RL the English army trained his men on patrol to cover all angles, first men straight ahead, second the left, third the right, fourth the back of the squad, the next mens covering again the same field of vision, and they were still ambushed or failed to see the enemies.

Ambushing or hiding are different from normal speed (ie. upright) movement 5 foot in front of them.


thejeff wrote:

Of course, before this clarification/change the same was true of regular senses as soon as you left cover/concealment. Normal vision noticed anything it had line of sight to.

Now you can dash from cover to cover without being noticed if you beat their perception check.

I'm not sure it makes sense for blind sight to work differently.

Blindsight is like radar. You get in range of the radar and they know you are there. Nothing in the new rules says anything about trumping those abilities. Nothing in the monster abilities says they care about concealment.


My PFS ninja is doing a happy dance in my head :D

Thanks for the clarification Jason!

Edit - Also this opens up some more functionality for abilities like Assassinate, yay!

The Exchange

Pinky's Brain wrote:
Diego Rossi wrote:
RL the English army trained his men on patrol to cover all angles, first men straight ahead, second the left, third the right, fourth the back of the squad, the next mens covering again the same field of vision, and they were still ambushed or failed to see the enemies.
Ambushing or hiding are different from normal speed (ie. upright) movement 5 foot in front of them.

True, but the GM is the final arbiter of circumstance. If the courtyard you mention is grey stone and dirt, with barrels and boxes scattered around, and the guards are just milling around, then run the rules with no change. If the guards are strictly at alert and keeping each other apprised of what they can see, give them a circumstance bonus to their perception. If the courtyard is featureless white stone, then tell the rogue that he just can't sneak past them.

In any case, being able to move 15' from a concealed space to a concealed space means that you can only cross 10' of exposed area without taking the penalty for moving at full speed.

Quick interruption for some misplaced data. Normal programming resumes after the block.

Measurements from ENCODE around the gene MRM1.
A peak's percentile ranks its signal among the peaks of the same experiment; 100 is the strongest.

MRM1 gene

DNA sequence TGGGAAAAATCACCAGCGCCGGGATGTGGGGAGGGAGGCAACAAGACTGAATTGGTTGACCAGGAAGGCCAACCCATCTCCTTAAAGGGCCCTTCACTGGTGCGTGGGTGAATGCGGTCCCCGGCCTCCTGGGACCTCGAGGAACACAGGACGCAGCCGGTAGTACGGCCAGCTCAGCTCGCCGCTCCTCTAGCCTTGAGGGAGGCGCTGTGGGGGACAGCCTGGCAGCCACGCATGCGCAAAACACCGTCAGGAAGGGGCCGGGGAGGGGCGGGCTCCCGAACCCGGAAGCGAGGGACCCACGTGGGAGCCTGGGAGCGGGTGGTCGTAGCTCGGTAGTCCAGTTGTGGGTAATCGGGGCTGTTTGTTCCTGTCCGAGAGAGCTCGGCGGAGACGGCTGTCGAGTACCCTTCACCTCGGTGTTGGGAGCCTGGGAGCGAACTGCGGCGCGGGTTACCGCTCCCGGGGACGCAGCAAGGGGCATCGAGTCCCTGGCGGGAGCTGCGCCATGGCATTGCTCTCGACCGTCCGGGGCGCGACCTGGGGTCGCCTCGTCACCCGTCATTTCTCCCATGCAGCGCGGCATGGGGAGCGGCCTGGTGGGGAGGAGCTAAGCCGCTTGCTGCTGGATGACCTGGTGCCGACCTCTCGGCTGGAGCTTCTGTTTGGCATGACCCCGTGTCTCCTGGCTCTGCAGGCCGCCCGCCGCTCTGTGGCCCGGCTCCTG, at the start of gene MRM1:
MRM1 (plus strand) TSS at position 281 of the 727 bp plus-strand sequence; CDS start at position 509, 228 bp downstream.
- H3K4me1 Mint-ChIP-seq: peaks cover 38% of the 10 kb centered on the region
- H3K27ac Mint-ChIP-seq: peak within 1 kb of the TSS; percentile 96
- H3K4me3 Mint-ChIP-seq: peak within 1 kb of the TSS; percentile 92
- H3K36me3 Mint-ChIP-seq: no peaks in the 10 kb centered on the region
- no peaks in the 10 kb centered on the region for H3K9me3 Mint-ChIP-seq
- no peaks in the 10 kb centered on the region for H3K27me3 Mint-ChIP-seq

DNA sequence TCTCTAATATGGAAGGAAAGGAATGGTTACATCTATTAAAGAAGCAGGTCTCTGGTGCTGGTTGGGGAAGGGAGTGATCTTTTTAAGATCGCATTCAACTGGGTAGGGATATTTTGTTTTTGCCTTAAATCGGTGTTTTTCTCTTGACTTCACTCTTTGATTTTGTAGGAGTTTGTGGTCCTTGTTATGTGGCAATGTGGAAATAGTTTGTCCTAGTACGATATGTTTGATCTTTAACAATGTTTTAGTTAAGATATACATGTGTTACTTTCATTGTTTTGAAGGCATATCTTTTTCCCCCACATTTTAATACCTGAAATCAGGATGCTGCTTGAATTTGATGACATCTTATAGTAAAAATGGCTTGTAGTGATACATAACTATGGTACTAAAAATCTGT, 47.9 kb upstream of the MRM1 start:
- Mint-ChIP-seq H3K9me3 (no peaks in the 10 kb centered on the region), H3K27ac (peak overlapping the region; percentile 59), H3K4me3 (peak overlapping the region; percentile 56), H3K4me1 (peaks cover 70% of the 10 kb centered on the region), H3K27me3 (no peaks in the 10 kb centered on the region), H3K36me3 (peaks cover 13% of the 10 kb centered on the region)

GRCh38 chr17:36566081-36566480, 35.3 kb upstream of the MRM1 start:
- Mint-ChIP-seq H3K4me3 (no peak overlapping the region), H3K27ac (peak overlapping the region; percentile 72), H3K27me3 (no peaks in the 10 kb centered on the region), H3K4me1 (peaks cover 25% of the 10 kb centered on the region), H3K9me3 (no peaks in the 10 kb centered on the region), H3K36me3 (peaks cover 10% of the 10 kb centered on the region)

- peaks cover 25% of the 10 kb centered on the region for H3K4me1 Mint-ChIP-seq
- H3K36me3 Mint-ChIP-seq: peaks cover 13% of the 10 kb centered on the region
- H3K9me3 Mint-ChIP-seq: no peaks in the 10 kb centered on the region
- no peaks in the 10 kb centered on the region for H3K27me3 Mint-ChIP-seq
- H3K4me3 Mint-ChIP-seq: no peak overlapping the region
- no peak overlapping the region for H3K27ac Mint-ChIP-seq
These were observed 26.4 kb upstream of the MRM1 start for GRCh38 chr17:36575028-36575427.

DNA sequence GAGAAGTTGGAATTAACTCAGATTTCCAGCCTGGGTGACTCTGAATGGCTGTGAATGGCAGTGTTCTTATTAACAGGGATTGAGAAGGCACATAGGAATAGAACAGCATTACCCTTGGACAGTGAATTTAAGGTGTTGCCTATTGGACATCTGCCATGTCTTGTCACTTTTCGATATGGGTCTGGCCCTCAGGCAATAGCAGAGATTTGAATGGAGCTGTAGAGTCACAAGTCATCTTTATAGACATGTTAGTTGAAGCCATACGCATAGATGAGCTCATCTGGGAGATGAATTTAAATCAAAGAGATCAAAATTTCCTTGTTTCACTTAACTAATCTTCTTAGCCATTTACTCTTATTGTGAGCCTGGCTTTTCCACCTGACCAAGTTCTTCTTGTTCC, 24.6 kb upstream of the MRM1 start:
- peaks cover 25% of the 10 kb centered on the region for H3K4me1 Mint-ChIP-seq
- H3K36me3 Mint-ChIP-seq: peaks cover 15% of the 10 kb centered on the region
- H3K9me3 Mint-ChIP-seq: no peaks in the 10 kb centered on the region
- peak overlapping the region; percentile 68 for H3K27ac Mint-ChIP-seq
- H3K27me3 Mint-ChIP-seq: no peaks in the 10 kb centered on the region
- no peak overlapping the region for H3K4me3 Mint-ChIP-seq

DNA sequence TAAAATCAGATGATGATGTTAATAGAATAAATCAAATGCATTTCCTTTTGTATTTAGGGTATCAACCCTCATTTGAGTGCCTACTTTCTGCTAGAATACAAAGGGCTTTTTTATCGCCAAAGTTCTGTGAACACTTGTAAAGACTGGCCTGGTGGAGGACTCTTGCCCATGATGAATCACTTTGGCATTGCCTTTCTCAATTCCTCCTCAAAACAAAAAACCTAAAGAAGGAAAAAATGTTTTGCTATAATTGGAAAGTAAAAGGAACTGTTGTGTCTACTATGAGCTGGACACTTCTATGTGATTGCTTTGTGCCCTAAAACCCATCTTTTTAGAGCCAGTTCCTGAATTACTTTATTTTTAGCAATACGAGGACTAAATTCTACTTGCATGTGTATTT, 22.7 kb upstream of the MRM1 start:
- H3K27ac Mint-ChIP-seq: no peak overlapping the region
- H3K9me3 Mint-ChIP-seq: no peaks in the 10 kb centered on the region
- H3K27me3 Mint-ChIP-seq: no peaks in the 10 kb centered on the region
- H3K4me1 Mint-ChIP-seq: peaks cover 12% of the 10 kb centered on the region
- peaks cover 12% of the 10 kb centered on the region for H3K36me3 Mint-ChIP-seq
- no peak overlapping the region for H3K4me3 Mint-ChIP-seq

1 person marked this as a favorite.

FREQUENTLY ASKED BUT NOT YET ANSWERED QUESTION: A FAQ dealing with the Stealth Skill Concealment parameter for Stealth vs. the Vision & Lighting Dim Lighting/Darkness parameter for Stealth would be great. RAW, V&L seems to be the ultimate requirement (i.e. you need concealment from lighting, other concealment doesn't suffice because normal/bright lighting precludes stealth), but it's just very counterintuitive if that's the case but it's not mentioned in the Stealth Skill (but the general Concealment parameter allowing Stealth IS mentioned).

Assuming that is the case, the only case where Stealth Skill's mention of Concealment (in general) enabling Stealth actually makes any difference (i.e. is not superfluous with the V&L rule) is a case where the Perceiver has Low-Light Vision/Darkvision and is Perceiving the Stealther within a Dim Light/Dark area and there is also some other source of Concealment, i.e. Blur, Adjacent Fog, etc... Albeit that itself is questionable, since Low-Light/Darkvision are worded to treat the areas as normal light (although that gets into for who the area is being treated as a different light category). Even if that case is intended to work like that (making the general Concealment parameter in the Stealth skill NOT 100% superfluous), it is just a rather obscure, non-obvious case, and the continued non-mentioning or non-coherence of the V&L rules with what the Stealth Skill mentions is just very bizarre and unhelpful... If the rules are meant to simultaneously apply, mentioning them both in the same place/paragraph and clarifying their relationship seems highly advisable. As is, MANY players/GMs would never think to look outside Stealth/Perception to find a rule which is a prime limiter of the usage of Stealth.


Quandary wrote:

FREQUENTLY ASKED BUT NOT YET ANSWERED QUESTION: A FAQ dealing with the Stealth Skill Concealment parameter for Stealth vs. the Vision & Lighting Dim Lighting/Darkness parameter for Stealth would be great. RAW, V&L seems to be the ultimate requirement (i.e. you need concealment from lighting, other concealment doesn't suffice because normal/bright lighting precludes stealth), but it's just very counterintuitive if that's the case but it's not mentioned in the Stealth Skill (but the general Concealment parameter allowing Stealth IS mentioned).